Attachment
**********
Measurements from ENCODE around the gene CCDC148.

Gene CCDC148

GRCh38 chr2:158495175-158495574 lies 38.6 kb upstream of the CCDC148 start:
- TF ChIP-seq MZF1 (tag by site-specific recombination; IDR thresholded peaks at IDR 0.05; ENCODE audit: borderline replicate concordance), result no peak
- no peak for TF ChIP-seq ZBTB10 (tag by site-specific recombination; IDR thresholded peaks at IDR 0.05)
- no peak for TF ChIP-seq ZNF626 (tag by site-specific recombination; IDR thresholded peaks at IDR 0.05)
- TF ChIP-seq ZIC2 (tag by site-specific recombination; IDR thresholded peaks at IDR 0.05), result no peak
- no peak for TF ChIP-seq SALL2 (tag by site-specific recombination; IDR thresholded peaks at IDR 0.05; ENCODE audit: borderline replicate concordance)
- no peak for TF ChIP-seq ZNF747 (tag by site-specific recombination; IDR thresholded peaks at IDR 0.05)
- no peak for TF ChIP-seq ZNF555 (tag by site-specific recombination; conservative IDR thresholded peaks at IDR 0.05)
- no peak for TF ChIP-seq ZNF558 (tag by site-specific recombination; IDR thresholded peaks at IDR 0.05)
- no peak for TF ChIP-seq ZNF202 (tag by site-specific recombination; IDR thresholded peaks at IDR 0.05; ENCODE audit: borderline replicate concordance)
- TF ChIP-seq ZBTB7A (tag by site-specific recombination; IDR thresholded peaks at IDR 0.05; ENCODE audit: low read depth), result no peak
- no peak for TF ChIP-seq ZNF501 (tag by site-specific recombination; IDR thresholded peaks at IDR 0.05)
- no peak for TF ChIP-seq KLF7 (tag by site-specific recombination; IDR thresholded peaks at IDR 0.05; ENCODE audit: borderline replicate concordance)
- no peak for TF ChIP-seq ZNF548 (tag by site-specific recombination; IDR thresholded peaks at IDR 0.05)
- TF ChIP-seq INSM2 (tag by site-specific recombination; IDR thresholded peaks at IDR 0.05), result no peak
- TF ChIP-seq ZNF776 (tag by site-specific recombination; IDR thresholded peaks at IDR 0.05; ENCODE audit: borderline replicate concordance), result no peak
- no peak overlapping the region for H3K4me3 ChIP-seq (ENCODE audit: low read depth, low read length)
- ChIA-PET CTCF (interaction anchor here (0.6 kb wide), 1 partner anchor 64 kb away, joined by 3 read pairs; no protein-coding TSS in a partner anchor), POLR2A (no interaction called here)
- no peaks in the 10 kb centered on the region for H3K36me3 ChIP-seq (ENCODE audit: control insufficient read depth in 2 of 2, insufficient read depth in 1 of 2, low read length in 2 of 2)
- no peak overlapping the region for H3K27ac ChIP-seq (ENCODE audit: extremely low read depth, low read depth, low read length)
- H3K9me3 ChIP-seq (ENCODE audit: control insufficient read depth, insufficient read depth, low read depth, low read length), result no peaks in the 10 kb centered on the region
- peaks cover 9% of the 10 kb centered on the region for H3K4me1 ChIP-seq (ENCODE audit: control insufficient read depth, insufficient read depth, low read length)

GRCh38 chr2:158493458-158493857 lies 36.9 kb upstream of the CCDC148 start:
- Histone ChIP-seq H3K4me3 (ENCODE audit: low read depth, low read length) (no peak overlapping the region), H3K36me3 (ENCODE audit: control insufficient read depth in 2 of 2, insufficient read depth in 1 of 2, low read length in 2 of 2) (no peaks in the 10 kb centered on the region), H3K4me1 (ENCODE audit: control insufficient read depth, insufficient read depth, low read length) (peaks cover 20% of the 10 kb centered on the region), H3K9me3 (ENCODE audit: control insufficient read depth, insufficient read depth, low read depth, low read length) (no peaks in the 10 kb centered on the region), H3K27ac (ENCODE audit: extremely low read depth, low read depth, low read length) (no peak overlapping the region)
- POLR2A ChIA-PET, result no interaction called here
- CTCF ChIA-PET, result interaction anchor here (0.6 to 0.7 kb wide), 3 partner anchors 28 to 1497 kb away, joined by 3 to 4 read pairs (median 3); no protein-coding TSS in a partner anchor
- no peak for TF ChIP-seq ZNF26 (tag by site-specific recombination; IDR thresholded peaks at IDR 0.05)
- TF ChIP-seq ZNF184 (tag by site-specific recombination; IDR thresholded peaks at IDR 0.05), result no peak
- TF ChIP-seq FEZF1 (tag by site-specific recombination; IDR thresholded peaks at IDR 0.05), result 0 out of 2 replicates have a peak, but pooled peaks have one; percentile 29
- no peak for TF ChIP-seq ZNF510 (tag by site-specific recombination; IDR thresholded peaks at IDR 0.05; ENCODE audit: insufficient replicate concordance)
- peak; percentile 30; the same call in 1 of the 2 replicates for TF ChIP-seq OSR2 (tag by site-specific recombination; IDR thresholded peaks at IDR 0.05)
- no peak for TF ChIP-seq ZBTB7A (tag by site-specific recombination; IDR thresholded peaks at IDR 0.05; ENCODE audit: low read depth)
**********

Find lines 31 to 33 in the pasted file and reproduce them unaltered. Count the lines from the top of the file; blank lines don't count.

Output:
- TF ChIP-seq FEZF1 (tag by site-specific recombination; IDR thresholded peaks at IDR 0.05), result 0 out of 2 replicates have a peak, but pooled peaks have one; percentile 29
- no peak for TF ChIP-seq ZNF510 (tag by site-specific recombination; IDR thresholded peaks at IDR 0.05; ENCODE audit: insufficient replicate concordance)
- peak; percentile 30; the same call in 1 of the 2 replicates for TF ChIP-seq OSR2 (tag by site-specific recombination; IDR thresholded peaks at IDR 0.05)